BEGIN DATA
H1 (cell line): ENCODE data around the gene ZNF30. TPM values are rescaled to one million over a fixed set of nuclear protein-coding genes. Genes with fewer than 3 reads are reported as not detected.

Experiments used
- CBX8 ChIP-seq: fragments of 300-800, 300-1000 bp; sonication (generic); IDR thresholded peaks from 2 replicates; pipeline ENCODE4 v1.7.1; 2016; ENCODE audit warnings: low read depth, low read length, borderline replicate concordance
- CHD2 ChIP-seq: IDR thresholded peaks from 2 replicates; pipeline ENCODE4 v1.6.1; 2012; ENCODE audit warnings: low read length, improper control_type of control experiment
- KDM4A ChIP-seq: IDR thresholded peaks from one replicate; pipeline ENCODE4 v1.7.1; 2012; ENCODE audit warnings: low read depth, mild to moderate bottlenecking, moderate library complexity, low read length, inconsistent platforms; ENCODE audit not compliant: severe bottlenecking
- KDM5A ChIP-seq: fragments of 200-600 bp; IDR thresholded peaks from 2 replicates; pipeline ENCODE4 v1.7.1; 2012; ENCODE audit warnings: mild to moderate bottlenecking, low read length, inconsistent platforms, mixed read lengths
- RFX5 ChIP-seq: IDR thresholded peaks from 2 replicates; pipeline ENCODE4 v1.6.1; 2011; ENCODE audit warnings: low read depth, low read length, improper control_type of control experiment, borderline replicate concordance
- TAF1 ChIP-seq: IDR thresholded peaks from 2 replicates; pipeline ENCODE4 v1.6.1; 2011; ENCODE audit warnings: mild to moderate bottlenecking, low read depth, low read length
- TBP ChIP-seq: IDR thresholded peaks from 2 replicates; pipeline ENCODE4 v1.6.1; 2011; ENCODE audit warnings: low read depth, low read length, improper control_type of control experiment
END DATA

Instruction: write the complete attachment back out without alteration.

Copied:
H1 (cell line): ENCODE data around the gene ZNF30. TPM values are rescaled to one million over a fixed set of nuclear protein-coding genes. Genes with fewer than 3 reads are reported as not detected.

Experiments used
- CBX8 ChIP-seq: fragments of 300-800, 300-1000 bp; sonication (generic); IDR thresholded peaks from 2 replicates; pipeline ENCODE4 v1.7.1; 2016; ENCODE audit warnings: low read depth, low read length, borderline replicate concordance
- CHD2 ChIP-seq: IDR thresholded peaks from 2 replicates; pipeline ENCODE4 v1.6.1; 2012; ENCODE audit warnings: low read length, improper control_type of control experiment
- KDM4A ChIP-seq: IDR thresholded peaks from one replicate; pipeline ENCODE4 v1.7.1; 2012; ENCODE audit warnings: low read depth, mild to moderate bottlenecking, moderate library complexity, low read length, inconsistent platforms; ENCODE audit not compliant: severe bottlenecking
- KDM5A ChIP-seq: fragments of 200-600 bp; IDR thresholded peaks from 2 replicates; pipeline ENCODE4 v1.7.1; 2012; ENCODE audit warnings: mild to moderate bottlenecking, low read length, inconsistent platforms, mixed read lengths
- RFX5 ChIP-seq: IDR thresholded peaks from 2 replicates; pipeline ENCODE4 v1.6.1; 2011; ENCODE audit warnings: low read depth, low read length, improper control_type of control experiment, borderline replicate concordance
- TAF1 ChIP-seq: IDR thresholded peaks from 2 replicates; pipeline ENCODE4 v1.6.1; 2011; ENCODE audit warnings: mild to moderate bottlenecking, low read depth, low read length
- TBP ChIP-seq: IDR thresholded peaks from 2 replicates; pipeline ENCODE4 v1.6.1; 2011; ENCODE audit warnings: low read depth, low read length, improper control_type of control experiment